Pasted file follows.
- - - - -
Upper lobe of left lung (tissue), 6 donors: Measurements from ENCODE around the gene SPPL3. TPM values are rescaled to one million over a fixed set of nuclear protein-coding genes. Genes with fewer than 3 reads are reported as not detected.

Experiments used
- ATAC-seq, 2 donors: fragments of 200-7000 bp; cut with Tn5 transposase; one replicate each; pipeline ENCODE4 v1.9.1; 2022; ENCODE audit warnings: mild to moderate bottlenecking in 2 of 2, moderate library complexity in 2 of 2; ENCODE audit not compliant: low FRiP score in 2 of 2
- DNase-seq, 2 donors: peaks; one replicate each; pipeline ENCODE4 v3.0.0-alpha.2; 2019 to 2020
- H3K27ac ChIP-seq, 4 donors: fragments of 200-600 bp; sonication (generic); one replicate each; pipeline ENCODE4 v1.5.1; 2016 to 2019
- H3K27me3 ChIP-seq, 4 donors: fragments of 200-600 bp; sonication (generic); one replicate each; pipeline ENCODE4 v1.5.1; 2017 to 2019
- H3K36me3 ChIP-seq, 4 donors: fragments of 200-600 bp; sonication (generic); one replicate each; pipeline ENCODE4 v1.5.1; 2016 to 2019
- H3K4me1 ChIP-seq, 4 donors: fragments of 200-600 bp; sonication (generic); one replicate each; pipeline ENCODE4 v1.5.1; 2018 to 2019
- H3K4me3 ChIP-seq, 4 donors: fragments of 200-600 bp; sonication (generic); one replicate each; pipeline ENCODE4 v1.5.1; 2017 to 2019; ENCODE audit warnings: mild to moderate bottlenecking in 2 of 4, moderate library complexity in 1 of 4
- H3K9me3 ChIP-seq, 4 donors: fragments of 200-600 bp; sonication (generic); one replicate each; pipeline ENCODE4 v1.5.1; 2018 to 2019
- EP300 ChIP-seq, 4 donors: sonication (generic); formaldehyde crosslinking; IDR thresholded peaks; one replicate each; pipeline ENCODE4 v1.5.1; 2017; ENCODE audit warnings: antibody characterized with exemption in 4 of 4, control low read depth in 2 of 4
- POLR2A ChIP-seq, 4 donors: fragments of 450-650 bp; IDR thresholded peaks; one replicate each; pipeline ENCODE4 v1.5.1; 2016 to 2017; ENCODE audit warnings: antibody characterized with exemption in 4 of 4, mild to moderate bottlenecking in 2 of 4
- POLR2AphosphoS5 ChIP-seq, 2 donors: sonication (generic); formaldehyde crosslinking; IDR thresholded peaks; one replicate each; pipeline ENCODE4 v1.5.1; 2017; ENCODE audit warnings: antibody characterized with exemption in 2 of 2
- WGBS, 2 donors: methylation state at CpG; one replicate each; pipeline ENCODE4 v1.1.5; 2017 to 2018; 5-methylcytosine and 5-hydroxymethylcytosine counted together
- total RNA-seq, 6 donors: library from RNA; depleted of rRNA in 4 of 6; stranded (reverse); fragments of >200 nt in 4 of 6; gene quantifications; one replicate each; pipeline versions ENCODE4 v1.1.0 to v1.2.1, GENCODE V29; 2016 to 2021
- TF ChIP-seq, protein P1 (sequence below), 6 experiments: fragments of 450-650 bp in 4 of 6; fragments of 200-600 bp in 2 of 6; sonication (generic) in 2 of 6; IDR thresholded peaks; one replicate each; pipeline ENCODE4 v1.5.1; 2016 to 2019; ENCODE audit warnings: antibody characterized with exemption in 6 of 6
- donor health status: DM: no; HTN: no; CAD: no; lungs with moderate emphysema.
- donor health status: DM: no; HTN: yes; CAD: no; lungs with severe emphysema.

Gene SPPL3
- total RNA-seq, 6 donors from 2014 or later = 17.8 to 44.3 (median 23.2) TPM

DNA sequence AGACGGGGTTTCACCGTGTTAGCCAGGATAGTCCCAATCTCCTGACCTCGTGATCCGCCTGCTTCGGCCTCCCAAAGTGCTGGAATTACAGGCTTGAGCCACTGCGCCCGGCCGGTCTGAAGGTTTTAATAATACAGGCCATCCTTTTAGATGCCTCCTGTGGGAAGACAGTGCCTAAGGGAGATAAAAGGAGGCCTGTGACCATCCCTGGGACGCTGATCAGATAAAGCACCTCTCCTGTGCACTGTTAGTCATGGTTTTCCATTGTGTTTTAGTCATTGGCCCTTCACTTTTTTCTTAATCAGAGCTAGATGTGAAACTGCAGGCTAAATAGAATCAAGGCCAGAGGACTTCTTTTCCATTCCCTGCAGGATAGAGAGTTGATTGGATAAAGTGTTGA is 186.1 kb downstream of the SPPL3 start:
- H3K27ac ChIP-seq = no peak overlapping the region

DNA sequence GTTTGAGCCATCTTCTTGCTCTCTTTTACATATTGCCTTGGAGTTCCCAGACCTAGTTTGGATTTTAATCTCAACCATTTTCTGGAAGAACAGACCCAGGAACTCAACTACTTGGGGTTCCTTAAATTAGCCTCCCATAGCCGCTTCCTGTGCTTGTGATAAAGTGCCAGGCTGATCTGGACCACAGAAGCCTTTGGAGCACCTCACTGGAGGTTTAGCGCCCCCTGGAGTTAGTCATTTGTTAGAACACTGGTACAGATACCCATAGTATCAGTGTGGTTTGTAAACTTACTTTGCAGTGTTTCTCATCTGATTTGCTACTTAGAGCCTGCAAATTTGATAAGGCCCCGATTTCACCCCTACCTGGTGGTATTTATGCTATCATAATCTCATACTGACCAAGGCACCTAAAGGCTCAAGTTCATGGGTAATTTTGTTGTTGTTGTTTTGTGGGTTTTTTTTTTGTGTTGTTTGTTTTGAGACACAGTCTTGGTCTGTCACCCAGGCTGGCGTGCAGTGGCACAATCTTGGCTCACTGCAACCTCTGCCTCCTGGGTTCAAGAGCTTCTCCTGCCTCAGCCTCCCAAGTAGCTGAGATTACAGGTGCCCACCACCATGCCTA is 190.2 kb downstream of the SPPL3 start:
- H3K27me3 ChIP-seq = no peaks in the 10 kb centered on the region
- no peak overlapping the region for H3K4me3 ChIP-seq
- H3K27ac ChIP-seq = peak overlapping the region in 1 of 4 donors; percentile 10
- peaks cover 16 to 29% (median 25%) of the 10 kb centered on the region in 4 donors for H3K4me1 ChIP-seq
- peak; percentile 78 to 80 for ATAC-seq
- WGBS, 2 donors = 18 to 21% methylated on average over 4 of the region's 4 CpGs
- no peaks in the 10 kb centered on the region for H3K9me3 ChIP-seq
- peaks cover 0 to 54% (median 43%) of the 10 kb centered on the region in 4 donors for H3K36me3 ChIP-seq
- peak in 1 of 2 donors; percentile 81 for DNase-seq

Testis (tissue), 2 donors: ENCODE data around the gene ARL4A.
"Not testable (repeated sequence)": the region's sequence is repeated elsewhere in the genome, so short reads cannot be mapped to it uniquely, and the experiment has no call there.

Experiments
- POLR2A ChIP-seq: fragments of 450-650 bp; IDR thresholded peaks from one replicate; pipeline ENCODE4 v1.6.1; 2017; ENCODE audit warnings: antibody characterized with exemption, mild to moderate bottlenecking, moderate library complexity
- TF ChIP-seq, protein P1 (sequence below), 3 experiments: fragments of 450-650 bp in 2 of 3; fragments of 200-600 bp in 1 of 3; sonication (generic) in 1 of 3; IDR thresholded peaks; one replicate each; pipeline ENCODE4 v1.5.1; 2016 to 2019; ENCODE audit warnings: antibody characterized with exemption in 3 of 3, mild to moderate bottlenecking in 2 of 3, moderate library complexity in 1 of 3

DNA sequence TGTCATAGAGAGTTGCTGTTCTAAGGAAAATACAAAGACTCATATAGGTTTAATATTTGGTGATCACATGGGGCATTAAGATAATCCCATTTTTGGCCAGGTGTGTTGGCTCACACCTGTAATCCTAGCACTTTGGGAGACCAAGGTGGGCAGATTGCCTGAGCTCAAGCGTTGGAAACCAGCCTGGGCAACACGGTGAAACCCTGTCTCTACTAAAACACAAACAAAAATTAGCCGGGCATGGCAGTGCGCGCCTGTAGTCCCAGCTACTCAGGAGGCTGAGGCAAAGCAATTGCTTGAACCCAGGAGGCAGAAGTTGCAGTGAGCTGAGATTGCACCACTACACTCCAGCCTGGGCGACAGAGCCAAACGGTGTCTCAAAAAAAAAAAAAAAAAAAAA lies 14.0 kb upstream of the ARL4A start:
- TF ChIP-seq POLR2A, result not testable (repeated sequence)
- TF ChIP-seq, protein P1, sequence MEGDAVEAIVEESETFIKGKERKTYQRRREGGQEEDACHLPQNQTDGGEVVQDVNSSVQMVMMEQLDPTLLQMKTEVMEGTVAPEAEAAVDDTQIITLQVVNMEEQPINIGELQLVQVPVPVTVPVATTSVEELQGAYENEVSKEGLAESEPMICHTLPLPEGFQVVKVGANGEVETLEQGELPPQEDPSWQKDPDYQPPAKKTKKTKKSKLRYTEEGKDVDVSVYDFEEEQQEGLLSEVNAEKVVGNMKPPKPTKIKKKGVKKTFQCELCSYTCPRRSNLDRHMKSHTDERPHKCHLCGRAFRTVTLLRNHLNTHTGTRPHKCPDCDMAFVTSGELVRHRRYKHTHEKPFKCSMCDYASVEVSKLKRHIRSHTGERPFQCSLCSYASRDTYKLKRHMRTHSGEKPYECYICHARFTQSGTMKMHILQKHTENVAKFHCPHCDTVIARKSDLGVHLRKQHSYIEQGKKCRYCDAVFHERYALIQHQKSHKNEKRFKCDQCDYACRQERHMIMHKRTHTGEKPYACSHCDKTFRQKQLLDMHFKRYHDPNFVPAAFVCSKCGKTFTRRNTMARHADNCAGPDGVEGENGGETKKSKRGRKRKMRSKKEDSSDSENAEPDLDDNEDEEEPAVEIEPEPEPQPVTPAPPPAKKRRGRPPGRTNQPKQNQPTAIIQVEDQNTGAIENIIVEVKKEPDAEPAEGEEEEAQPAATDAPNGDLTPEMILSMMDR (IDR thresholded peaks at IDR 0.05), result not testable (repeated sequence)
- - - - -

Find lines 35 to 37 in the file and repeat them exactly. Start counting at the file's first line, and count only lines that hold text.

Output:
Experiments
- POLR2A ChIP-seq: fragments of 450-650 bp; IDR thresholded peaks from one replicate; pipeline ENCODE4 v1.6.1; 2017; ENCODE audit warnings: antibody characterized with exemption, mild to moderate bottlenecking, moderate library complexity
- TF ChIP-seq, protein P1 (sequence below), 3 experiments: fragments of 450-650 bp in 2 of 3; fragments of 200-600 bp in 1 of 3; sonication (generic) in 1 of 3; IDR thresholded peaks; one replicate each; pipeline ENCODE4 v1.5.1; 2016 to 2019; ENCODE audit warnings: antibody characterized with exemption in 3 of 3, mild to moderate bottlenecking in 2 of 3, moderate library complexity in 1 of 3